“I am when my brothers tag-team me,” he grumbled. He offered no warning before we vanished on a midnight wind, and then—
Then I was squinting at the glaring sun off a turquoise sea, just as I was trying to reorder my body around the dry, suffocating heat, even with the cooling breeze off the water.
I blinked a few times—and that was as much reaction as I let myself show as I yanked my hand from Rhys’s grip.
We seemed to be standing on a landing platform at the base of a tan stone palace, the building itself perched atop a mountain-island in the heart of a half-moon bay. The city spread around and below us, toward that sparkling sea—the buildings all from that stone, or glimmering white material that might have been coral or pearl. Gulls flapped over the many turrets and spires, no clouds above them, nothing on the breeze with them but salty air and the clatter of the city below.
Various bridges connected the bustling island to the larger landmass that circled it on three sides, one of them currently raising itself so a many-masted ship could cruise through. Indeed, there were more ships than I could count—some merchant vessels, some fishing ones, and some, it seemed, ferrying people from the island-city to the mainland, whose sloping shores were crammed full of more buildings, more people.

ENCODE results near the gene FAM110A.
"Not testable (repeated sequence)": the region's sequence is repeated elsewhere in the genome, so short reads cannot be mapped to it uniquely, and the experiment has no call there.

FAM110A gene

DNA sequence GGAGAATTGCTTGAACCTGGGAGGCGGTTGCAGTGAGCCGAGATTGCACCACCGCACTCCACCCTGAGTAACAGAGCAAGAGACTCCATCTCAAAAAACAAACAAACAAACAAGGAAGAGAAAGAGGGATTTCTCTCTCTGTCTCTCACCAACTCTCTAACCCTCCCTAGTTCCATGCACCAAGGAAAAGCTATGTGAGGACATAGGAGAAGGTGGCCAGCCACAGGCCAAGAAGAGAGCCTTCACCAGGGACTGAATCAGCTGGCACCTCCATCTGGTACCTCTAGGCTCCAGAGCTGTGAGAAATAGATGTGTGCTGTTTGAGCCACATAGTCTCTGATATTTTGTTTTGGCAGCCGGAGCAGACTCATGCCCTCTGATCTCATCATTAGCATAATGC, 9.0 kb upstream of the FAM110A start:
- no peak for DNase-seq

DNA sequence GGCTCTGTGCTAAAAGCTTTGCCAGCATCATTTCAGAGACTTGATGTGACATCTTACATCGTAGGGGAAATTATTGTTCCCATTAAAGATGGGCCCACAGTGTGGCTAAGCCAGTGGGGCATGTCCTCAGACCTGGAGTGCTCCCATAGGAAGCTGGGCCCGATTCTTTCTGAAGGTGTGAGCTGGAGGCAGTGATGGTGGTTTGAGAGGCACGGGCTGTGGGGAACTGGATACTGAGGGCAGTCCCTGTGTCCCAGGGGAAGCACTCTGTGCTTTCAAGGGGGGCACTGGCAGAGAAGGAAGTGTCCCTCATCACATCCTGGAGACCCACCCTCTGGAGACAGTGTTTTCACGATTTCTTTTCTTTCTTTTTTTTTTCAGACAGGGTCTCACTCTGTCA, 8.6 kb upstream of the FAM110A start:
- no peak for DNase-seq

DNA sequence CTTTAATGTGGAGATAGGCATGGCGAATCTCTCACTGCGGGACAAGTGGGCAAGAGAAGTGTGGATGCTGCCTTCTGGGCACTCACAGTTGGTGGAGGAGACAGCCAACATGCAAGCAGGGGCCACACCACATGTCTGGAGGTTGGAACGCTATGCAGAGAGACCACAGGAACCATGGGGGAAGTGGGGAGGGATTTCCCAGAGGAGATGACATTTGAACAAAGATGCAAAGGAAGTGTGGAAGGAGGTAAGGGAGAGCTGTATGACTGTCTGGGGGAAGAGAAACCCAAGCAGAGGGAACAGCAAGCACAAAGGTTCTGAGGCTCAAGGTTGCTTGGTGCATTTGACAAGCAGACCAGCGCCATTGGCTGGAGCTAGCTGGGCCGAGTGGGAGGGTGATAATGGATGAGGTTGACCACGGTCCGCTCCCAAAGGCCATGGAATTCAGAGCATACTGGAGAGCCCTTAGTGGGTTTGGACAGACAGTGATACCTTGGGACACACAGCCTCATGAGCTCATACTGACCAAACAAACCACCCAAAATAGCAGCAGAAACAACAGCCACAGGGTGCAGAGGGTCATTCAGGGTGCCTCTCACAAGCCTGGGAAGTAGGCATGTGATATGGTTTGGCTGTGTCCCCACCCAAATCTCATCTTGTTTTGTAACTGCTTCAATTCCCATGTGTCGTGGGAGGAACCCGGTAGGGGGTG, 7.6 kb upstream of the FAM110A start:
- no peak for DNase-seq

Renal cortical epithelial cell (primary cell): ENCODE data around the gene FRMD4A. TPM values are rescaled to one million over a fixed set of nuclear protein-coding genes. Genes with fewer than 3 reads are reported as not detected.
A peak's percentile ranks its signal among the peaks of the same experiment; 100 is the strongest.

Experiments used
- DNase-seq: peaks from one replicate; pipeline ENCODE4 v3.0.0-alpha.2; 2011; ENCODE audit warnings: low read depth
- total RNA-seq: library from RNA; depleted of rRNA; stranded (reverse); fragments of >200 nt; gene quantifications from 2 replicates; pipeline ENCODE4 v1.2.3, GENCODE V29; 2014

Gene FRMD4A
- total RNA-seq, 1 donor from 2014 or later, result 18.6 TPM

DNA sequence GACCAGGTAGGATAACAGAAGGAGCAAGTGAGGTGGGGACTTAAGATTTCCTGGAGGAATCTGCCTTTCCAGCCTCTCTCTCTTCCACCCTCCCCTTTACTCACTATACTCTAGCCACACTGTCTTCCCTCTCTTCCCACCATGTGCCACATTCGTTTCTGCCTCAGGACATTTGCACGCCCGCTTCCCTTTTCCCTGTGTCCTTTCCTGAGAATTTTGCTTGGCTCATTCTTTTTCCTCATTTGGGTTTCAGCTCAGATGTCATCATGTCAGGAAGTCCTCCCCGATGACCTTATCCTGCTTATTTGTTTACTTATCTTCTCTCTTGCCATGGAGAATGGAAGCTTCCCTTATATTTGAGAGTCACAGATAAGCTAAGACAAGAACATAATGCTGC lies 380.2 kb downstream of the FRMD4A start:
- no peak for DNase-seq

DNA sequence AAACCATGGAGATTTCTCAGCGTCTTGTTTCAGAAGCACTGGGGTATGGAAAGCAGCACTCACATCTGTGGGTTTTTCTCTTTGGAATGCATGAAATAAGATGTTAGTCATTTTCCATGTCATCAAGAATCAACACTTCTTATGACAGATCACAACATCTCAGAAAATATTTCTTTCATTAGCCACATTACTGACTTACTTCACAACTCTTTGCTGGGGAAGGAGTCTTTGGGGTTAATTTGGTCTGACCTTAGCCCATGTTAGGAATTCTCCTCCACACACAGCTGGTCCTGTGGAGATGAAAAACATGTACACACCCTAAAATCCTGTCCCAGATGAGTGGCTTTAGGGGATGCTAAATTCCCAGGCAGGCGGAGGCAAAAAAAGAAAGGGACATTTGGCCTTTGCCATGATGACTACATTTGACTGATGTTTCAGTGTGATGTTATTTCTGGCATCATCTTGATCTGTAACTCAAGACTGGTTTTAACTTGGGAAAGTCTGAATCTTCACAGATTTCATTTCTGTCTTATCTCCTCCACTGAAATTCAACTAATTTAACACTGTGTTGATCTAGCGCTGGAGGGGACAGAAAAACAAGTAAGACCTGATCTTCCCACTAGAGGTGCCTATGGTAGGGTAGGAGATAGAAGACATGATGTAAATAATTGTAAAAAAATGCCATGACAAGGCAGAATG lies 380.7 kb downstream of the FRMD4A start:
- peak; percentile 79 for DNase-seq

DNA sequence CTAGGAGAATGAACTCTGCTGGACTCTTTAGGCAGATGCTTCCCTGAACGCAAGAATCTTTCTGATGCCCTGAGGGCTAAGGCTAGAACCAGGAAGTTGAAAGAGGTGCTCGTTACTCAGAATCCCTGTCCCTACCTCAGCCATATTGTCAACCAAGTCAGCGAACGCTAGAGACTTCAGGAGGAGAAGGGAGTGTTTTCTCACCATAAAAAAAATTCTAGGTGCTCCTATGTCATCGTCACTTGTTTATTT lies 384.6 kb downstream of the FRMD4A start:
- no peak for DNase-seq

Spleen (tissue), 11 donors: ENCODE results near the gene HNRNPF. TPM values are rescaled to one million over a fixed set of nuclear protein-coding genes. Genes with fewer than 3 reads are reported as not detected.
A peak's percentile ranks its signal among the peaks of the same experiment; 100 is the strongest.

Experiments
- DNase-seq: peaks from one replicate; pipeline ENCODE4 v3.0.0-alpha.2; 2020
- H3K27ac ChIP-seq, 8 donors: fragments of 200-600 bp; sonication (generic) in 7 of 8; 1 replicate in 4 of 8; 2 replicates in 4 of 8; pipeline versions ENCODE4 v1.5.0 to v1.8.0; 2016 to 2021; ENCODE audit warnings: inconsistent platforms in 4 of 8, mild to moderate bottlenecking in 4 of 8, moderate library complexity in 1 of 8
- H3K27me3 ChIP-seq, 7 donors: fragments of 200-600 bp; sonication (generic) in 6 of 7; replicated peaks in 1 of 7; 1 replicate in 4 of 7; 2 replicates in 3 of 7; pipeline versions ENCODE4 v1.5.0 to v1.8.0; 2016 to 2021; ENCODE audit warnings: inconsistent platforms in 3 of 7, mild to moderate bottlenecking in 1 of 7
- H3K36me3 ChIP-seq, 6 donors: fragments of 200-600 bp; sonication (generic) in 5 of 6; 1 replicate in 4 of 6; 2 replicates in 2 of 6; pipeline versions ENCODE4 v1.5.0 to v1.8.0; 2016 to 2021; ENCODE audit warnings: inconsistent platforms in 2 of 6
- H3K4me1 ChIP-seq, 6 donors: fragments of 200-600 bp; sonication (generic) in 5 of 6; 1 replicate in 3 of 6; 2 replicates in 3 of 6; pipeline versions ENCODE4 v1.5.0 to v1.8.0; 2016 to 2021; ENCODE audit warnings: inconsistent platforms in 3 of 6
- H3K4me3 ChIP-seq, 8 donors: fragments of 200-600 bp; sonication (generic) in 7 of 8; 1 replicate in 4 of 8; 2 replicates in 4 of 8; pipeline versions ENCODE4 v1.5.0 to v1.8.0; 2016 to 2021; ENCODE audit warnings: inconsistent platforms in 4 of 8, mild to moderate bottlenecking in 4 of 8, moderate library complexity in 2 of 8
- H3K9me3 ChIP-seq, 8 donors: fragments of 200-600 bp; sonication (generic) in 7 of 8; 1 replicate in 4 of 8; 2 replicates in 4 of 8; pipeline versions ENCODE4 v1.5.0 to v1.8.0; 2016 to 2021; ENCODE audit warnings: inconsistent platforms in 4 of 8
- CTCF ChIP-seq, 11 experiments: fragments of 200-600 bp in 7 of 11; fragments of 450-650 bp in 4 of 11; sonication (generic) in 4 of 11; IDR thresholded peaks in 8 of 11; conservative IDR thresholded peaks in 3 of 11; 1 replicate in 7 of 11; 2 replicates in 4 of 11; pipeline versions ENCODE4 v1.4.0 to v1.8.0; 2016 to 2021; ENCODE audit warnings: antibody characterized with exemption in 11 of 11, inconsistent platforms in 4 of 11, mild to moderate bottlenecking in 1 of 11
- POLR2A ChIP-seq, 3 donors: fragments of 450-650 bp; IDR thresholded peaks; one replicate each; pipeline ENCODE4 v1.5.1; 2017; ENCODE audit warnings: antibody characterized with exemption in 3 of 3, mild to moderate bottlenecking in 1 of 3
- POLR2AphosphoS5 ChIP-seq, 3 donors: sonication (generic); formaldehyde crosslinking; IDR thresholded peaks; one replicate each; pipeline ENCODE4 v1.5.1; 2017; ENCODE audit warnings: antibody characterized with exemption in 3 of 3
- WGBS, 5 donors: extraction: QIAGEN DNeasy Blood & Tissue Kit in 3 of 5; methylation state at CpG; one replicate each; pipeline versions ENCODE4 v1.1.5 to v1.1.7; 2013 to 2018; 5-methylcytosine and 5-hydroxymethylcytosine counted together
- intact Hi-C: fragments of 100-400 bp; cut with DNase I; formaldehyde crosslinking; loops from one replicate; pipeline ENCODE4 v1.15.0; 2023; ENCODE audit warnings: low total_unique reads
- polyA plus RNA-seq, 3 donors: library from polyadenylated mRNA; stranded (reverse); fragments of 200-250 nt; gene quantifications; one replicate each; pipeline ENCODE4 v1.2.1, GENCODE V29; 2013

More people like the half dozen before us, framed by a pair of sea glass doors that opened into the palace itself. On our little balcony, there was no option to escape—no path out but winnowing away … or going through those doors. Or, I supposed, the plunge awaiting us to the red roofs of the fine houses a hundred feet below.
“Welcome to Adriata,” said the tall male in the center of the group. And I knew him—remembered him.
Not from memory. I’d already remembered that the handsome High Lord of Summer had rich brown skin, white hair, and eyes of crushing, turquoise blue. I’d already remembered he’d been forced to watch as his courtier’s mind was invaded and then his life snuffed out by Rhysand. As Rhysand lied to Amarantha about what he’d learned, and spared the male from a fate perhaps worth than death.
No—I now remembered the High Lord of Summer in a way I couldn’t quite explain, like some fragment of me knew it had come from him, from here. Like some piece of me said, I remember, I remember, I remember. We are one and the same, you and I.